The Perch: When it opened this past September, the Park Hyatt Shanghai stole the title of world’s tallest hotel (from its sister property across the street, the Grand Hyatt Shanghai). The Park Hyatt occupies the 79th through 93rd floors of the Shanghai World Financial Center—also known as the Vertical Complex City.
The Journey: From a courtyard on the first floor of the building, high-speed elevators will whisk you to the 87th-floor lobby in 51 vertiginous, ear-popping seconds.
The Best View: All guest rooms have views of the bright Shanghai cityscape: look for Jin Mao Tower (the second-tallest skyscraper in mainland China), the Huangpu River, and the Bund historic district, which provided a Western-style home base for European expats in the early 1900s.
Machu Picchu Sanctuary Lodge
The Altitude: 7,710 feet.
The Perch: Machu Picchu’s remote mountaintop ruins feel amazingly accessible when you’re staying next door; the Sanctuary Lodge (part of the Orient-Express group) is the only hotel to abut the 15th-century ancient Incan site.
The Journey: It takes a four-hour trip by train and bus to reach Machu Picchu (from the nearest city, Cuzco), but you’ll be whizzing past Jungle Book–worthy vistas en route. Want to arrive like Hiram Bingham did when he “discovered” the place in 1911?Take the old Inca trail (a five-day journey by foot) and bring your bug spray—mosquitoes here are no strangers to human sacrifice.
The Best View: From Mountain View Rooms (which, unfortunately, have twin beds), you’ll see the looming, craggy peaks of Huayna Picchu as well as the Urubamba River valley—with its 300-odd species of orchids—from your personal garden-side deck.
Whare Kea Chalet
Whare Kea Chalet, New Zealand
The Altitude: 5,700 feet.
The Perch: Tucked into the glacial snow of the South Island’s Southern Alps, the steel-and-glass Whare Kea Chalet at first looks like a forest ranger’s hut as interpreted by architect I. M. Pei. But looks aren’t everything: those are solar cells adorning the A-frame roof; a small wind turbine whirs on-site.
The Journey: You’ll be picked up by helicopter in the nearby town of Wanaka, then lofted on a 20-minute ride over Lake Wanaka and among the craggy Southern Alps to the lodge. If you visit in winter, bring your “fat boys”—heli-skiing is big here, and a great way to carve your own path in the adjacent, powder-heavy Buchanans Range.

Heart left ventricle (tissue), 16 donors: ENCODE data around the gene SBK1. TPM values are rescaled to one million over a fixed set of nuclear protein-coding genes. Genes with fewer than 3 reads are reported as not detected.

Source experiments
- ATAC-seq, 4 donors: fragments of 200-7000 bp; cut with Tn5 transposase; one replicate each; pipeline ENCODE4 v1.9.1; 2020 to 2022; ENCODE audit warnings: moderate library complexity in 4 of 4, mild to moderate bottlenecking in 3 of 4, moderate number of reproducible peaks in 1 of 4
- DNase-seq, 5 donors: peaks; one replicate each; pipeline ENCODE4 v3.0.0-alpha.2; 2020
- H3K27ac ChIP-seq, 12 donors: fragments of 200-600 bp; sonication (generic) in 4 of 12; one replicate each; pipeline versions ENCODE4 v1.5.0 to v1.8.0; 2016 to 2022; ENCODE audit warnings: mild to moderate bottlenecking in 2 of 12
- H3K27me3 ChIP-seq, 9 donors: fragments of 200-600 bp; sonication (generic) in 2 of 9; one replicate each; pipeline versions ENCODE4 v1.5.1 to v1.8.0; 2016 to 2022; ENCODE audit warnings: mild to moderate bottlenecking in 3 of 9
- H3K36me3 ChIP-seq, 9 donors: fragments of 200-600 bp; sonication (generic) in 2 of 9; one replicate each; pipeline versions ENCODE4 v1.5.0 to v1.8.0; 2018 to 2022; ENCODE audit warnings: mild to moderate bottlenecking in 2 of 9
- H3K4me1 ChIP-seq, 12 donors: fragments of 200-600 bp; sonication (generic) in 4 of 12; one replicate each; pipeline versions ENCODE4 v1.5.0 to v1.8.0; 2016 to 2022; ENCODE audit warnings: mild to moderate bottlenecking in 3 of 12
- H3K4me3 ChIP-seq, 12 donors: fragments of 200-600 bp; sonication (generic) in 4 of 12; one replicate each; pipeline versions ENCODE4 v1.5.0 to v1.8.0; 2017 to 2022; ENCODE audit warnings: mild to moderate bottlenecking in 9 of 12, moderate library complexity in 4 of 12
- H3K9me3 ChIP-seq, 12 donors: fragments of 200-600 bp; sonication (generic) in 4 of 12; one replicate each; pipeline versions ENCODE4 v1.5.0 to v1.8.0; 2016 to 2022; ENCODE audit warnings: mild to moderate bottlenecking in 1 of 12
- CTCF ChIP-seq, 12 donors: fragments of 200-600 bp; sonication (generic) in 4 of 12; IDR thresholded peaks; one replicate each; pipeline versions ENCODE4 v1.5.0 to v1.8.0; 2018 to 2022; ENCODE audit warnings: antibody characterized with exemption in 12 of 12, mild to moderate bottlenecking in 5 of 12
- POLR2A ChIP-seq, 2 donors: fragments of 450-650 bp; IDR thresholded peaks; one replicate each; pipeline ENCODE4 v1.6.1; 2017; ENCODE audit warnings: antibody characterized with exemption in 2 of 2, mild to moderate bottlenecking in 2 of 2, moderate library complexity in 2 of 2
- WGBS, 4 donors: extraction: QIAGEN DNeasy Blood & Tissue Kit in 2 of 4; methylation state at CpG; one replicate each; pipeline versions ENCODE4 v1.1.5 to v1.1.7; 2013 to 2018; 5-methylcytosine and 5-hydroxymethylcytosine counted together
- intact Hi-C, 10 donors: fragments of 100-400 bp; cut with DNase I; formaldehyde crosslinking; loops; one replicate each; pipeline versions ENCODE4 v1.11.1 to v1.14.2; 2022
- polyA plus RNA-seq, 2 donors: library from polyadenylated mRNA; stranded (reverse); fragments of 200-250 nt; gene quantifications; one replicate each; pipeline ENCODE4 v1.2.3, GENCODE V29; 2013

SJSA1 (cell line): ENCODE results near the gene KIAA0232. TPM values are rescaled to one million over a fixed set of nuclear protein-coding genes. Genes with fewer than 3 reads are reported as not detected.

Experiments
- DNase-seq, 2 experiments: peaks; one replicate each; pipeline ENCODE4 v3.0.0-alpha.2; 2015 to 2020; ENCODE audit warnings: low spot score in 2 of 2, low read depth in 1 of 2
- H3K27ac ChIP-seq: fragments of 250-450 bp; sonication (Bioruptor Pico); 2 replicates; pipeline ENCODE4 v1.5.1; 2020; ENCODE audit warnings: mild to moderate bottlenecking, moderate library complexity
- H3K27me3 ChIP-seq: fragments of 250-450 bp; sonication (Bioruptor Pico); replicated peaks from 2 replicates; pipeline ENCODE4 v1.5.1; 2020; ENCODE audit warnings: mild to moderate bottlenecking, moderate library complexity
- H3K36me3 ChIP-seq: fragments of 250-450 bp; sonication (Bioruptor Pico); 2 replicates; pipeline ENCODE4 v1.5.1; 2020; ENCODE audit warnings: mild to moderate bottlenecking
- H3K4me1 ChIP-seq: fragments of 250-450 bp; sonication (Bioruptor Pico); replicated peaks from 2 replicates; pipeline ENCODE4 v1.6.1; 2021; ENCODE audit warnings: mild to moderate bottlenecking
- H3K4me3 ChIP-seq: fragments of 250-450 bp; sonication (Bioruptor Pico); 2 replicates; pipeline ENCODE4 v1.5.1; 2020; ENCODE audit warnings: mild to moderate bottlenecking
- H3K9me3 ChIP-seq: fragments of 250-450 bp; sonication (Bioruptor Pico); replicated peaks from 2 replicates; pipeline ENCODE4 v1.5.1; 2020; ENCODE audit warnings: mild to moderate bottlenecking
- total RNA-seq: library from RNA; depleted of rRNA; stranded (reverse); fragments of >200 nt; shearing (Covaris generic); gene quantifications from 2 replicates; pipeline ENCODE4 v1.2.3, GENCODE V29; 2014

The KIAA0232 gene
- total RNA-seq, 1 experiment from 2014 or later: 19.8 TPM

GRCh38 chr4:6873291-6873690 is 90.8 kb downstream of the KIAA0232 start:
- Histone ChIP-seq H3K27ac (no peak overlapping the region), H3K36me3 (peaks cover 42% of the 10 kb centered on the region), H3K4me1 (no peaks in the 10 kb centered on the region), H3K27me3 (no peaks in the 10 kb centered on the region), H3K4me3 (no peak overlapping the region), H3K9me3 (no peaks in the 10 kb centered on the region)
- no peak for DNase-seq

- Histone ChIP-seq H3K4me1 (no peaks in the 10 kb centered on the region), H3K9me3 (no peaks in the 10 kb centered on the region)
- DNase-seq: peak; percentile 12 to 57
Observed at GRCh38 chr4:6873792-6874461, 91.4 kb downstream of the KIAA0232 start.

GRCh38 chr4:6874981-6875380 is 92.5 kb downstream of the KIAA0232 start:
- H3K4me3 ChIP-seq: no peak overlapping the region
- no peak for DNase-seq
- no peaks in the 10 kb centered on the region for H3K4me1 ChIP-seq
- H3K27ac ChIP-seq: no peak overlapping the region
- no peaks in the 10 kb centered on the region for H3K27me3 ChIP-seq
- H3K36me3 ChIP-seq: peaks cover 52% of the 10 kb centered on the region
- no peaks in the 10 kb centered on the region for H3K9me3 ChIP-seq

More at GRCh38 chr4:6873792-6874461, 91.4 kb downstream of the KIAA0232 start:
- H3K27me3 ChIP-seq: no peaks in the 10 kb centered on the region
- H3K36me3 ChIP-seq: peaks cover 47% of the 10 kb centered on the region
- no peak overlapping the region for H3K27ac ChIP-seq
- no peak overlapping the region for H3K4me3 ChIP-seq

The Best View: There are only two rooms in the chalet; both have equally sweeping views. Look for Mount Aspiring, the Lucas Glaciers, and Aoraki/Mount Cook—the highest peak in New Zealand—from your bed.
Yeti Mountain Home Kongde
Yeti Mountain Home Kongde, Nepal
The Altitude: Almost 14,000 feet.
The Perch: Nepal’s Yeti Mountain Home Kongde is the highest altitude lodging in the world, with expectedly knockout views. (Yes, that’s Mount Everest framed in your guest room window.)
The Journey: Getting to Kongde, the highest of Yeti Mountain Home’s five Himalayan properties, requires an eight-hour, sherpa-guided trek through high alpine terrain—you’ll pass snow-encrusted streams, waterfalls, and herds of wild goats and sheep. Once you’re there, though, it’s fairly easy to hike from lodge to lodge (all are run by members of local Nepalese communities).
The Best View: At this elevation, all rooms have postcard-perfect overlooks. By day, you’ll see Everest and the only slightly less spectacular surrounding mountains of Makalu, Cho Oyu, and Tawache; by night, the stars are so numerous and bright you’ll feel like you’re one of them.
Far View Lodge
Far View Lodge, Colorado
The Altitude: 8,000 feet.
The Perch: The aptly named Far View Lodge sits in Mesa Verde National Park, on the same soaring bluff where Ancestral Pueblo Indians made their now ancient cliff dwellings.
The Journey: You’ll take a steep, 15-mile former wagon trail from the park entrance gate to the lodge, teetering over canyons, ridges, and hairpin switchbacks the whole way.
The Best View: Many of the Santa Fe–style Kiva rooms have vistas that take in hundreds of miles across four states. Book a Kiva suite to see into Soda Canyon, or stay in the main lodge to spy New Mexico’s volcanic Shiprock in the distance. Scan the closer terrain too—you might spot a bobcat, mountain lion, or the herd of wild horses that have staked a claim here.
Burj Al Arab
Burj Al Arab, Dubai
The Altitude: 1,053 feet, or 27 double-height stories.
The Perch: A towering monument to oil-industry lucre—and to Dubai’s taste for over-the-topness—Burj Al Arab is taller than the Eiffel Tower and a mere 196 feet shorter than the Empire State Building.
The Journey: Super-cushy; you’ll be picked up at the airport by one of the hotel’s fleet of Rolls-Royce Phantoms, Park Wards, and Silver Seraphs. Once your private driver whisks you to the hotel’s man-made island, you’ll be plied with rose water, refreshing cold towels, and the local snack du jour—dates and strong Arabic coffee.
The Best View: Windows in all suites (and every room here is a suite) are floor to ceiling, with views over the Persian Gulf, the man-made, frond-shaped Jumeirah Palm Island, and Dubai’s skyline.
Explora en Atacama
Explora en Atacama, Chile
The Altitude: 8,015 feet.
The Perch: On a 42-acre oasis in the Atacama Desert—the world’s highest—the explora looks out over volcanic peaks by day, and incredibly clear starscapes by night (even clearer when viewed from the hotel’s on-site observatory).
The Journey: Explora vans will pick you up from the airport in Calama, the closest major town (and a two-hour flight from Santiago); then you’ll take a one-hour drive through stretches of desert and mountain ridges to reach the lodge.
The Best View: No view disappoints, but any room between 35 and 43 overlooks the 19,000-foot Licancabur volcano, on the border where Chile meets Bolivia. Say the word and explora will lead you on a two-day trek to its summit, where you’ll find ancient Incan ruins and Laguna Verde, the world’s highest lagoon.